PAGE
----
Lone beer-less blond with friends in my silly rave days
Last night, I was joking with a friend about the cops and how I've only had two freaky run-ins with them as a kid. Months ago, I blogged about how I was a very good girl throughout the first 18 years of my life. Sure, I went through a bit of a rough patch in college, but we won't talk about that since my folks think I was perfect.
Anyway, ironically - I was good but my college friends, well, they were typical kids... Here are my two big confessions that to the average kid would be viewed as nothing, a joke, who cares, but to a good girl, I was kinda scared at the time.
"Everybody out of the car, NOW! Hands up! On the car, spread 'em!" I never thought I'd ever hear those words in "real life" -- that was basically something you heard in the movies or watching an episode of Cops on a Sunday night.
Between 1991-1993 I was way too into the Long Island club and rave scene. Not the disco type Jersey Shore clubs you see on MTV, but "cool clubs". Every Friday or Saturday night, we'd check out joints with names like The Angle/Hotel Leningrad (one night DJs spun new wave, another they played industrial music) or Caffeine/Voodoo (same club but one night they played Gothic music and called it Voodoo and another night they played techno/raver music and called it Caffeine). Silly, I know, but what else do you do in suburbia when you don't have money for a big night in NYC? A round trip train pass on the LIRR, subway or cab, $12 entry into the club and $8 per 16 oz bottle of Poland Spring - NYC never served tap water! We were there to dance, not drink fancy drinks or imported beers -- they totally tried to cash in on that.
One night, totally minding our own business, we were killing time in my brand new Mazda Protege. Kids in the back seat were drinking cans of beer. I remember telling them that open canisters in my car meant I could get arrested even though we were parked. I know, big time nerd. Can't believe I even had friends. Funny because I'd tell my husband the same thing if he did that to me today. They hushed me up and quickly finished their beers. I think that night, my gal pals backed out so I was stuck with all of our guy friends, Pat, Rob, Scott and maybe Mike D. I forget.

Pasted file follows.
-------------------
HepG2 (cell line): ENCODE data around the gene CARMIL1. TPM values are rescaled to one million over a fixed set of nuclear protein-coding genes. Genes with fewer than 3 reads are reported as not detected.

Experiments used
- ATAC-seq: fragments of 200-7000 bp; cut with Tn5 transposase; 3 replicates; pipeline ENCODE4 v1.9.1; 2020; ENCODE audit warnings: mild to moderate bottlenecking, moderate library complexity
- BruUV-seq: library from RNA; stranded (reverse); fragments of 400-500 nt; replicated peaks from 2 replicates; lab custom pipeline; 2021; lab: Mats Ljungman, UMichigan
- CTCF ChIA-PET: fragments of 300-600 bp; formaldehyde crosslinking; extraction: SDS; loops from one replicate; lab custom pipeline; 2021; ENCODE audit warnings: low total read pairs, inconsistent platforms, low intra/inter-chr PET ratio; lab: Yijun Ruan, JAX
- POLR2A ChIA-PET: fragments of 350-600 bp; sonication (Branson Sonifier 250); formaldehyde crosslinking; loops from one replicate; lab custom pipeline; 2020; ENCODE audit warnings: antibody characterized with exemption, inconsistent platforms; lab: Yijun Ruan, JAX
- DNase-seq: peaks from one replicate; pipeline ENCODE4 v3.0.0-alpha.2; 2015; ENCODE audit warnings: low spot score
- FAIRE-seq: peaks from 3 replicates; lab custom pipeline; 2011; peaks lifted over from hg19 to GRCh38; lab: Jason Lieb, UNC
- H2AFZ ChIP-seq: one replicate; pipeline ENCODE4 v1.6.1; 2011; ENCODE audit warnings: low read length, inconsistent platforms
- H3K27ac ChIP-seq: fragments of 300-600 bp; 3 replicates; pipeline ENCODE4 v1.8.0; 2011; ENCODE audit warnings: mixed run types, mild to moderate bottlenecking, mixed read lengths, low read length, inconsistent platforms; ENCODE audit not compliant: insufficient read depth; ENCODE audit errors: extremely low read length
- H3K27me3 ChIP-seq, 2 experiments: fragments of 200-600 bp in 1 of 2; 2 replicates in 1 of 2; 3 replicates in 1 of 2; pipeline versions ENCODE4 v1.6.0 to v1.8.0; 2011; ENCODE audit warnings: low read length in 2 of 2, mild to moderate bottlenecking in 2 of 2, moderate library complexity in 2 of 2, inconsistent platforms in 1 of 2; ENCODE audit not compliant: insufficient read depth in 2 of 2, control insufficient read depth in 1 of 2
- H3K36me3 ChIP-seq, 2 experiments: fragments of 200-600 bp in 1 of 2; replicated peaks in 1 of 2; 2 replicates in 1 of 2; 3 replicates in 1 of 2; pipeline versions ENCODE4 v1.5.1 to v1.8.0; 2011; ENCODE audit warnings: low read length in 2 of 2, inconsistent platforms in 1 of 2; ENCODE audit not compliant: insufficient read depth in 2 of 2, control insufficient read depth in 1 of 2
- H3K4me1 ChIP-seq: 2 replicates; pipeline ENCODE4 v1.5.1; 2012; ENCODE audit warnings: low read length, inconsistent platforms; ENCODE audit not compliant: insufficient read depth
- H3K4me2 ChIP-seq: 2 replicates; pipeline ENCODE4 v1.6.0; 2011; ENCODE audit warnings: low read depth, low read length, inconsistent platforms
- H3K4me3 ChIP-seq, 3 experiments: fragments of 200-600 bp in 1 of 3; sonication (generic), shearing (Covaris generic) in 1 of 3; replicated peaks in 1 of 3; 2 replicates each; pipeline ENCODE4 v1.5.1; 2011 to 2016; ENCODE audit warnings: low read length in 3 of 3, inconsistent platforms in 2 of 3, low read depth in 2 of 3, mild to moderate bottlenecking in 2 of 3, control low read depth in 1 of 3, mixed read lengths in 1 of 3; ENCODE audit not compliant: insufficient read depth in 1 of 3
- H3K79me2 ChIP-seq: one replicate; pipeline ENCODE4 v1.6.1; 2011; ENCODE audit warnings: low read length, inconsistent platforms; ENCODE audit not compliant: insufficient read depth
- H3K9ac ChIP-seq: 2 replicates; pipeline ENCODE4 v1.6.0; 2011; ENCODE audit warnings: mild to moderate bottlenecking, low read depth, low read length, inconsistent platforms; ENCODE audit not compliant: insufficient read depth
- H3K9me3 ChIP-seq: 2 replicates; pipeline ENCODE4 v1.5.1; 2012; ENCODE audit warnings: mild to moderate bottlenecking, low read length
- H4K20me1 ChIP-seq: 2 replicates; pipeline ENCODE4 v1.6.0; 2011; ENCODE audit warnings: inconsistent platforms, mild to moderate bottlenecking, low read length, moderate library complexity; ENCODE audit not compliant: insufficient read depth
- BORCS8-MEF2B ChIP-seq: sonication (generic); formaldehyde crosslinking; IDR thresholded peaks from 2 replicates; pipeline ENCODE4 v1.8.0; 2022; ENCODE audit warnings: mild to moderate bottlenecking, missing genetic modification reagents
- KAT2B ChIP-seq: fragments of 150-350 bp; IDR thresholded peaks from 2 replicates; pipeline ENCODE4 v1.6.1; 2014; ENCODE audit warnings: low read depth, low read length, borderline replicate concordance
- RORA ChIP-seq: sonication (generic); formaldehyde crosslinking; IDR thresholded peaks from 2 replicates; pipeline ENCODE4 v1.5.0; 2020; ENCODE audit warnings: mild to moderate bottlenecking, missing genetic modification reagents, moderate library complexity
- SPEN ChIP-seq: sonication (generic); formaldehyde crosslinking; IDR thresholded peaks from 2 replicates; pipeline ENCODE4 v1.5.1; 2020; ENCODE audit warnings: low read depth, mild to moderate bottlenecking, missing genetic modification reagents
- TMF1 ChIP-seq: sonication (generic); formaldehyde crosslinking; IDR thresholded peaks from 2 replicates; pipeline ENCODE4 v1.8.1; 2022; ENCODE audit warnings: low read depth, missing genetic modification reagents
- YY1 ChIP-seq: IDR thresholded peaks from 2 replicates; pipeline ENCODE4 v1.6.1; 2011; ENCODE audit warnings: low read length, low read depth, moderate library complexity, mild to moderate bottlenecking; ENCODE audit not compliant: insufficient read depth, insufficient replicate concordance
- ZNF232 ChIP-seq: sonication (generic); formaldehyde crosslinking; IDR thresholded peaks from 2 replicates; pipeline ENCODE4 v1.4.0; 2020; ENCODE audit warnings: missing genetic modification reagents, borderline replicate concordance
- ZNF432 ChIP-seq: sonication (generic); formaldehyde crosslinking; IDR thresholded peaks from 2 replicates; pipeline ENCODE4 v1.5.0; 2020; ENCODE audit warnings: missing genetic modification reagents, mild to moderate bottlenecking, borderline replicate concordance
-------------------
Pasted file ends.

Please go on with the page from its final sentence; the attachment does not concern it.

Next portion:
Out of nowhere, the cops tear-ass (as my brother would say) into the parking lot. Someone managed to stuff the remaining beer cans under my seat in record time without the cop noticing. No lie, I think these cops had guns aimed at us. They didn't bother to frisk us. They didn't tell us what we were in trouble for. They just insisted we spread 'em and put our hands on the car. It was all so fast. They quickly searched the car, but not like "searched, searched" -- it was more like they were looking for something large. Something that wouldn't be hidden under a seat or in a glove compartment.
They apologized and rushed off saying my car matched the description of someone who had just stolen a TV?! What the hell? All of that insanity. All of that craziness. For what? How would four kids in a semi-compact car fit alongside a TV? Maybe it was a scam? Maybe they did this to kids who sat in empty Deer Park parking lots trying to kill time in an effort to appear fashionably late to a club? We will never know. But my heart raced for a good hour that night. Images of my mug shot plastered in Newsday and my disappointed teacher-parents coming to pick me up all the way in Suffolk County because there was beer in my car. Ouch. I was so glad the cops didn't give us a hard time.
I will fill you in tomorrow about my second run-in. It's equally lame but somewhat entertaining.